While the longest federal government shutdown in U.S. history ended late Friday after 35 days, an Omaha economist says growth is already slowing and we may be headed for a significant downturn later this year or early in 2020.
Ernie Goss, an economics professor at Creighton University, says the housing industry is “soft” and trade tensions with China are hurting exports, so the downshift will eventually hit the gross domestic product, or GDP, even with federal employees now going back to work.
“There have been a lot of economists saying it would not have an impact on GDP,” Goss says. “Well, I’m here to say it will have an impact on GDP, particularly, the length of this particular shutdown.”
For most states, federal employees make up about one-and-a-half percent of the workforce and about the same amount of the GDP.
“We’re talking about 800,000 workers directly, but the real key here is the indirect impacts and that would be in the private sector,” Goss says. “As we move along, we’ll see those impacts grow.”
Agricultural states like Nebraska have already been feeling the effects of the trade troubles with China, and the prolonged federal government shutdown didn’t help matters.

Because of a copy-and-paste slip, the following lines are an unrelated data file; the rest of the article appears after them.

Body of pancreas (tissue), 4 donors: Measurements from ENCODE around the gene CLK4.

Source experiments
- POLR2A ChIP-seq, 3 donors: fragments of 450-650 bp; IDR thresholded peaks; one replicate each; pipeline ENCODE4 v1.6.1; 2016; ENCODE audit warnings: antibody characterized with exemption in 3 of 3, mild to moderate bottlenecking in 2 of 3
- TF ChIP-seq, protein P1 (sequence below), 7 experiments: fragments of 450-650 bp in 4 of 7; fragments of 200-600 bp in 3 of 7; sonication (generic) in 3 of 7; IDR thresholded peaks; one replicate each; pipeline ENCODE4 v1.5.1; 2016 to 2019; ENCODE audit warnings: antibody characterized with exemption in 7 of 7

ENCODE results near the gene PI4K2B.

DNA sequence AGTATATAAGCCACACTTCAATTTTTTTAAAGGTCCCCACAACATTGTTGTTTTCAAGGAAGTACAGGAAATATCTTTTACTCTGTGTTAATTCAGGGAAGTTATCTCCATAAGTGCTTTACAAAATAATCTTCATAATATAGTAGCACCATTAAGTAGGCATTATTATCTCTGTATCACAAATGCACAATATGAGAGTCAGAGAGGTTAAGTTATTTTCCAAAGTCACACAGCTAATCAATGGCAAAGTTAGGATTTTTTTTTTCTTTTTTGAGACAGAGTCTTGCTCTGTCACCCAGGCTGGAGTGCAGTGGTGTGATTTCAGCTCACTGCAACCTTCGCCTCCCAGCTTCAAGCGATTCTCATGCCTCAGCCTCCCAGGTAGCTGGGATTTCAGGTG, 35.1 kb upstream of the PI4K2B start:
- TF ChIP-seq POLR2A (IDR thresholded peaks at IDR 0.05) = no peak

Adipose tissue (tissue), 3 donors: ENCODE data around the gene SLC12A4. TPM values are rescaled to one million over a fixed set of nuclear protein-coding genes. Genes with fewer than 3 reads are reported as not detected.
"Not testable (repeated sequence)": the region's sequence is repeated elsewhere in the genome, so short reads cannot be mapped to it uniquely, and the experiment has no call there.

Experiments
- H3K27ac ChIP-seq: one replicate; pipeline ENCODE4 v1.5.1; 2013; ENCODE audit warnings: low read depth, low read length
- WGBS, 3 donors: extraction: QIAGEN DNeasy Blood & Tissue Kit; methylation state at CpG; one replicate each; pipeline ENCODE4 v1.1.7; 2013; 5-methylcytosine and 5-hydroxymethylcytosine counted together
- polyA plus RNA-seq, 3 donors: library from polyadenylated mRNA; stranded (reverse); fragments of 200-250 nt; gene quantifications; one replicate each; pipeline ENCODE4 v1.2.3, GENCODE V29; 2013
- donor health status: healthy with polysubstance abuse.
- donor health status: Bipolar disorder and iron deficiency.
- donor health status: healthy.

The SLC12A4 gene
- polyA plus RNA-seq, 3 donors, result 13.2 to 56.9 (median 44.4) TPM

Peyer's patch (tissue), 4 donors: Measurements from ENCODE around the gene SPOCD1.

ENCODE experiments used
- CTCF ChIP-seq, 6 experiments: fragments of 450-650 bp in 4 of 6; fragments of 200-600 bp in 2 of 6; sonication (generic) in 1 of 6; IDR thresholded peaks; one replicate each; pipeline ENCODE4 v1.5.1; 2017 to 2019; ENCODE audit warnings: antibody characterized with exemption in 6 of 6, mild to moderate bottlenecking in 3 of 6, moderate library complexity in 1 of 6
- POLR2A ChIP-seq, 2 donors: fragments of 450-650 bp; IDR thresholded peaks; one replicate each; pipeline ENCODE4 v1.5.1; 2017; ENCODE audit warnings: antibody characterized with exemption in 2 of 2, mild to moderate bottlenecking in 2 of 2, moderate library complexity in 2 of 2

“Farming is front and center to this,” Goss says. “A lot of the trade impacts have been in food and food production, and of course, that’s central to this part of the country. For example: the farm support payments, those have been in jeopardy and farm loans.”
Many farmers who are planning for the spring planting season ahead are wrestling with finances in the uncertain marketplace. Plus, significant statistical information isn’t available from the mostly-closed-USDA to help strategize spring crops.
While there’s never a good time for an economic hiccup or slowdown, Goss says this was “an exceptionally bad time.” He notes, we tend to judge government shutdowns by past shutdowns.
“Most of the past shutdowns have all been shorter and they’ve not had a long-term impact,” Goss says. “This one could be different to the extent that it goes on longer, to the extent that it’s happening at a very inopportune time, if there’s ever a good time.”
The last significant government shutdown for 16 days in October of 2013 showed negative GDP growth in the first quarter of 2014. Goss also points to indirect impacts in the private sector as a ripple effect, saying for every one job pullback in the federal government, there will likely be one more job lost in the private sector.